From an internship to lead developer in just a few years

14 August 2018

Vitamine R

For most people, their first job – or certainly their first internship – is the first time they come into contact with the world of business and all it has to offer. They are literally at the start of their career. They can go in any direction they choose. Though they are often unaware of the twists and turns their career path will take, they know one thing: they want that path to lead to the top.

Rapid development asked a group of millennials what they expect from their jobs. They said that family is extremely important to them, meaning that achieving a good work-life balance is critical. However, this is not to say they lack ambition. In total, 60% of Belgian millennials seek to make rapid gains in their career, while 70% seek to secure a leadership role. They see the concept of a leader as archaic; instead, they want to be mentors. They feel that being a mentor is a good way to have more influence on the company they work for and to gain more autonomy.

David.jpgDavid Hemmerijckx is part of this 60%. He is 28 years of age and currently works as a lead developer at Realdolmen. He is also a mentor and a point of contact for around 20 colleagues, contributes to acADDemICT – Realdolmen's young graduate program – and is an internship coordinator. What started as an internship at Realdolmen in 2011 has since flourished into a multifaceted role.


Truth, daring and getting on with it

"I started an internship at Realdolmen in 2011 while studying applied informatics. It went extremely well – I benefited from excellent guidance and a pleasant atmosphere at work. During my placement, I was asked whether I would be interested in joining the acADDemICT program after completing my degree. I snapped at the chance, deciding to do something that I enjoy. The Java track consists of a paid three-month training placement and two large practice projects. These projects gave me the chance to put everything I'd learned into practice. It didn't feel like work – not least due to the great group of graduates I was with – and proved to be the perfect transition period; despite the firm basis provided by my studies, I learned a great deal. After the program, I was immediately able to start working for my first customer. By starting in a junior position, the focus was primarily on developing my technical knowledge. I also got to know the Realdolmen development plan, which gives employees the chance to list their strengths and weaknesses and express their wishes with regard to the kind of training they would like to do. I said that I wanted to obtain certain certificates, which was something my manager was quick to sign off on. Realdolmen acquired all the requisite reading material for me, and I started to crack the books. Within two years, I had four certificates. This was quickly followed by the question as to whether I – based on my experience – would like to supervise some internships of my own. I immediately knew that this was something I wanted to do because it would allow me to give something back to our community. Since then, I have supervised internships every year and, in doing so, developed my coaching skills. This meant that I have been able to hone my soft skills in addition to my technical expertise. After three years, we used my development plan as a basis to determine what the next step in my career could be. I indicated that I could see myself as a lead developer. My manager saw that the potential was there, but thought it was still a little too early. This is why I took part in a number of one-day training courses which focused on coaching and management. Not long after that, I had the opportunity to lead a project for one of my customers. The project went well and the customer was satisfied. I felt comfortable in my new role as a lead developer. During that particular project, I managed a team of dozens of people and served as the point of contact for all technical matters. I also communicated with the project manager and worked with others on making architectural decisions. I took another step along the management path, too: at present, I supervise around 20 people in the Java team and now do a number of tasks usually performed by unit managers to help relieve the burden on them. As a result, I am the first point of contact for these 20 or so colleagues and I hold regular one-on-one meetings with them."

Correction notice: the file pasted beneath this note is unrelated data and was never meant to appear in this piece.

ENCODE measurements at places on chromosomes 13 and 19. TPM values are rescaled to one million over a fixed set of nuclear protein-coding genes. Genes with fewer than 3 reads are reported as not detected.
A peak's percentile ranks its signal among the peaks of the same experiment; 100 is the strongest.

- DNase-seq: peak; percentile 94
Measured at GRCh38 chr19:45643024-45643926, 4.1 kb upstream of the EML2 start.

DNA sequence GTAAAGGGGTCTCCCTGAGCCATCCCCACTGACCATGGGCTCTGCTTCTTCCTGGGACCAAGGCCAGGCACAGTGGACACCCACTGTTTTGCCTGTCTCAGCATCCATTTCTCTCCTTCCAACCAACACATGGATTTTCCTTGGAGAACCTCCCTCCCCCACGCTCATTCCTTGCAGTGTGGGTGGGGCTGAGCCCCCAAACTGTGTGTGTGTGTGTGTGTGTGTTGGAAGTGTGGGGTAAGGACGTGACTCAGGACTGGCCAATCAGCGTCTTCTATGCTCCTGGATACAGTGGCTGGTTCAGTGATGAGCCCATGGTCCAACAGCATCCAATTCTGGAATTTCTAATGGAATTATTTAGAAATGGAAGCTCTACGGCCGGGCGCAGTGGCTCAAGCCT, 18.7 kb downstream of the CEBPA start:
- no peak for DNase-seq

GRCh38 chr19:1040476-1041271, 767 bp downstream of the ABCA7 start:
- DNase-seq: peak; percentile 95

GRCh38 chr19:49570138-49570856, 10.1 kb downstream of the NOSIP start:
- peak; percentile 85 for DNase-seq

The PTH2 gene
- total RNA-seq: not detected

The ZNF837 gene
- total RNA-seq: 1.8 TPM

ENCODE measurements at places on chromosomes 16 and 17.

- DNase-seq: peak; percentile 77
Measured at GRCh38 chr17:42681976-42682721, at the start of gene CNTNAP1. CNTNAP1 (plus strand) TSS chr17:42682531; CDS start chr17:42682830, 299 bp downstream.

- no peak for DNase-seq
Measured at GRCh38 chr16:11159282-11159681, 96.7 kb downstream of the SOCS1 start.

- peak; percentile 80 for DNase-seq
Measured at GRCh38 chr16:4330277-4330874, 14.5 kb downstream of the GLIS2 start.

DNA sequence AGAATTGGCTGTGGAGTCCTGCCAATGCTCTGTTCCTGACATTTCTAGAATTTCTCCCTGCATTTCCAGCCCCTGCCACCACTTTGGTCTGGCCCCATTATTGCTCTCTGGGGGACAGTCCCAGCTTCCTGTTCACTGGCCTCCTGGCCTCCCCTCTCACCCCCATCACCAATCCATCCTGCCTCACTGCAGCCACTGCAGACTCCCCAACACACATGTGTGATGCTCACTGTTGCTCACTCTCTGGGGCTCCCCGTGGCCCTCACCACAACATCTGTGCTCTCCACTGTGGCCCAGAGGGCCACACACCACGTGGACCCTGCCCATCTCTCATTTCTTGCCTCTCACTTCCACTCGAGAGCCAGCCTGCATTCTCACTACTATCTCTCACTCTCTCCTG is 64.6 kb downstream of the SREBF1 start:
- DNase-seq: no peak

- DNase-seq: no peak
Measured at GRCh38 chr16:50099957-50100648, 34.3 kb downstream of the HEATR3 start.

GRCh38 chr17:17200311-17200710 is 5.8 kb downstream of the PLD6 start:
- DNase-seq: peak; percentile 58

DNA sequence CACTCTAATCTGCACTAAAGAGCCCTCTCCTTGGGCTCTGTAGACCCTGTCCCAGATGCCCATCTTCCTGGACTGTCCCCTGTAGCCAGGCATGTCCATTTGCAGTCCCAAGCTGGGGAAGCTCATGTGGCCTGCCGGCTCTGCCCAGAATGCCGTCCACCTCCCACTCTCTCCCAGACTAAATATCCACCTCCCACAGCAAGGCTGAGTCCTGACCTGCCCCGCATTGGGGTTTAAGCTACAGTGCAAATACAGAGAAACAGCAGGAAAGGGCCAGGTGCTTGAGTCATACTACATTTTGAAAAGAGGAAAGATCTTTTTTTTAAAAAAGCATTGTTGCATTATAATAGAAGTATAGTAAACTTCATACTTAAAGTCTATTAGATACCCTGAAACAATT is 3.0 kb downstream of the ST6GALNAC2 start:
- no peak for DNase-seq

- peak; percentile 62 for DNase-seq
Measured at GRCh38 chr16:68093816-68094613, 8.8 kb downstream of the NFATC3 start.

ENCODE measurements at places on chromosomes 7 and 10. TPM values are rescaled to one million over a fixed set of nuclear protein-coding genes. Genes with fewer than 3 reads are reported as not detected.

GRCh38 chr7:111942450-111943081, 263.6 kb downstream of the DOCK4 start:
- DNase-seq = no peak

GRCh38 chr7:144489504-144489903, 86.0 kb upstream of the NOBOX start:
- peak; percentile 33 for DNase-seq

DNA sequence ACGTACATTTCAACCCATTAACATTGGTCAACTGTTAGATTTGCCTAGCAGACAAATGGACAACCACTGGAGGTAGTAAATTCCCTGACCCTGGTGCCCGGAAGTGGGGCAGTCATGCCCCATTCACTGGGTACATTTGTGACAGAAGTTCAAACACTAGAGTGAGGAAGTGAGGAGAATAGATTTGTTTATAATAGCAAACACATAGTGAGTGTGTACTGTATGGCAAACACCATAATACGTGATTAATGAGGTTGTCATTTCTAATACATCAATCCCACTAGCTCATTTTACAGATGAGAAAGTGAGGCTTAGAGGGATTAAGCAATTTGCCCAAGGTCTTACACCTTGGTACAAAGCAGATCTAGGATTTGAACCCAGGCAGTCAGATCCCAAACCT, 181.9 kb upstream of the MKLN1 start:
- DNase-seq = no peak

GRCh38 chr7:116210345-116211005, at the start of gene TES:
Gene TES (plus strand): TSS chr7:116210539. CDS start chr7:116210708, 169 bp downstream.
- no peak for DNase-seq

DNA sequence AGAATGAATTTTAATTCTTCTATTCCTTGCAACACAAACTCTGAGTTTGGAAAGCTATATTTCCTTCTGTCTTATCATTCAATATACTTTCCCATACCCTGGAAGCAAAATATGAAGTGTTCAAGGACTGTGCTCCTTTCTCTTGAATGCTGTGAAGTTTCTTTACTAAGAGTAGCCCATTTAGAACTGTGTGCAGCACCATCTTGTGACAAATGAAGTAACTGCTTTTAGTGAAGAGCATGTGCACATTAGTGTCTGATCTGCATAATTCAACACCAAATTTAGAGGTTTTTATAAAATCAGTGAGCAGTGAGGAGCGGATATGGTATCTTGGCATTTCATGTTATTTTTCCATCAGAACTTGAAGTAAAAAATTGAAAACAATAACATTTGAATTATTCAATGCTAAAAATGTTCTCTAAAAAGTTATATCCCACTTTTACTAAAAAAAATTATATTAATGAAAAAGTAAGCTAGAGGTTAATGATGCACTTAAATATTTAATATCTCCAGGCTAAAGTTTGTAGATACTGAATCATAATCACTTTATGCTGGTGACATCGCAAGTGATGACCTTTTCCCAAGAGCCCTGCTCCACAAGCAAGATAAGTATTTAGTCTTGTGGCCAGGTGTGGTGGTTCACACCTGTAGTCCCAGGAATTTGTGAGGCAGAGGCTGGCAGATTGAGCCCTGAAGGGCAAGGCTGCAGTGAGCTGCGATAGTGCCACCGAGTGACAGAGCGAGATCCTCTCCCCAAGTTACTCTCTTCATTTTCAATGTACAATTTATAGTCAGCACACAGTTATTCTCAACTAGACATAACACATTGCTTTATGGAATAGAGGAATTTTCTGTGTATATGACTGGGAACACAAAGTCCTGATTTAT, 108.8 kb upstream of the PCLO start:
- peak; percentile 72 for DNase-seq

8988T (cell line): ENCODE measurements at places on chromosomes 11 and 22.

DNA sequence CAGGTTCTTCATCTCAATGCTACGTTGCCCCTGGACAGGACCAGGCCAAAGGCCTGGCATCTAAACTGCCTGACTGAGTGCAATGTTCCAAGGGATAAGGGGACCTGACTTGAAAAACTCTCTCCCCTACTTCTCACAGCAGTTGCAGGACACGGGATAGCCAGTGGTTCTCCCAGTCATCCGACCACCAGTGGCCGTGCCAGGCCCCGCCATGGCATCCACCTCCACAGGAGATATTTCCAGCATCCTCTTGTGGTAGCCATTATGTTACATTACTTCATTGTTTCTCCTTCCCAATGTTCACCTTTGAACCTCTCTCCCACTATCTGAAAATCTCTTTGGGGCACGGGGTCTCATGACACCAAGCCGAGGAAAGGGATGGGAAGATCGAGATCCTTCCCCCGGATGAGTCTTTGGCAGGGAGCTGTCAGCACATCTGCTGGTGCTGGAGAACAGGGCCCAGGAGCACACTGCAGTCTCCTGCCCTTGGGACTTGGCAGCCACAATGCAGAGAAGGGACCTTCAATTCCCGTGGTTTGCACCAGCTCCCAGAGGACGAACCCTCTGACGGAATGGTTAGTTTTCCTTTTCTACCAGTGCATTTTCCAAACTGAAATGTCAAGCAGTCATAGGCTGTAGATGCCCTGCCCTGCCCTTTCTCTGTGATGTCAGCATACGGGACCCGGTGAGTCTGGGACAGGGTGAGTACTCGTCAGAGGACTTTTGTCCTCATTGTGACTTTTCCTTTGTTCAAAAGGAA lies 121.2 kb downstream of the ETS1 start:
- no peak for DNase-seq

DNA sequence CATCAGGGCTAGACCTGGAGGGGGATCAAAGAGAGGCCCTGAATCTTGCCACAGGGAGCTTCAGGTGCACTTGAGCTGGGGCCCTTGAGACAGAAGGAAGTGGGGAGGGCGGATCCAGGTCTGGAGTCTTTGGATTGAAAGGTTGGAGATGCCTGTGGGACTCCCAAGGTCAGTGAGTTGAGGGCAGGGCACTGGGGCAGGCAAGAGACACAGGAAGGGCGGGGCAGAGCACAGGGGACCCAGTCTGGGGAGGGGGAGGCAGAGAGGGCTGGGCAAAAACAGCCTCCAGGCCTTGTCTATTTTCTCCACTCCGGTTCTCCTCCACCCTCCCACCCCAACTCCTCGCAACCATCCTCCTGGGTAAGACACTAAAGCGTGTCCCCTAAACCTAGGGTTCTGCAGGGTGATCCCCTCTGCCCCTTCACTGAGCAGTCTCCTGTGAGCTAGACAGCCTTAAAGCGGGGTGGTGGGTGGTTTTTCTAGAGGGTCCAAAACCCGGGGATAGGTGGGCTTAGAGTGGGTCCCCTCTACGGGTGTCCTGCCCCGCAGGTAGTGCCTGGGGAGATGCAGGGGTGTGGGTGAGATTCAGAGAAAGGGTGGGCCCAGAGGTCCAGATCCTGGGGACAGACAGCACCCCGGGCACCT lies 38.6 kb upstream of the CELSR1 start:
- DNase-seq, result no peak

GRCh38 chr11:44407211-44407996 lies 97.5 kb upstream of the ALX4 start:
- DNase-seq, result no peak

"When it comes to your career, you are in the driver's seat," says David. "By using my development plan to clearly express what I want to achieve, I can actively help shape the direction my career will take. The development plan is a tool that forces you to think about your own needs and makes it easier to talk to your manager about your next steps. Taking the initiative (and being bold enough to do so) is so important in this regard. You know your strengths better than anyone. Only by making people aware of them can you take sound and rapid steps forward."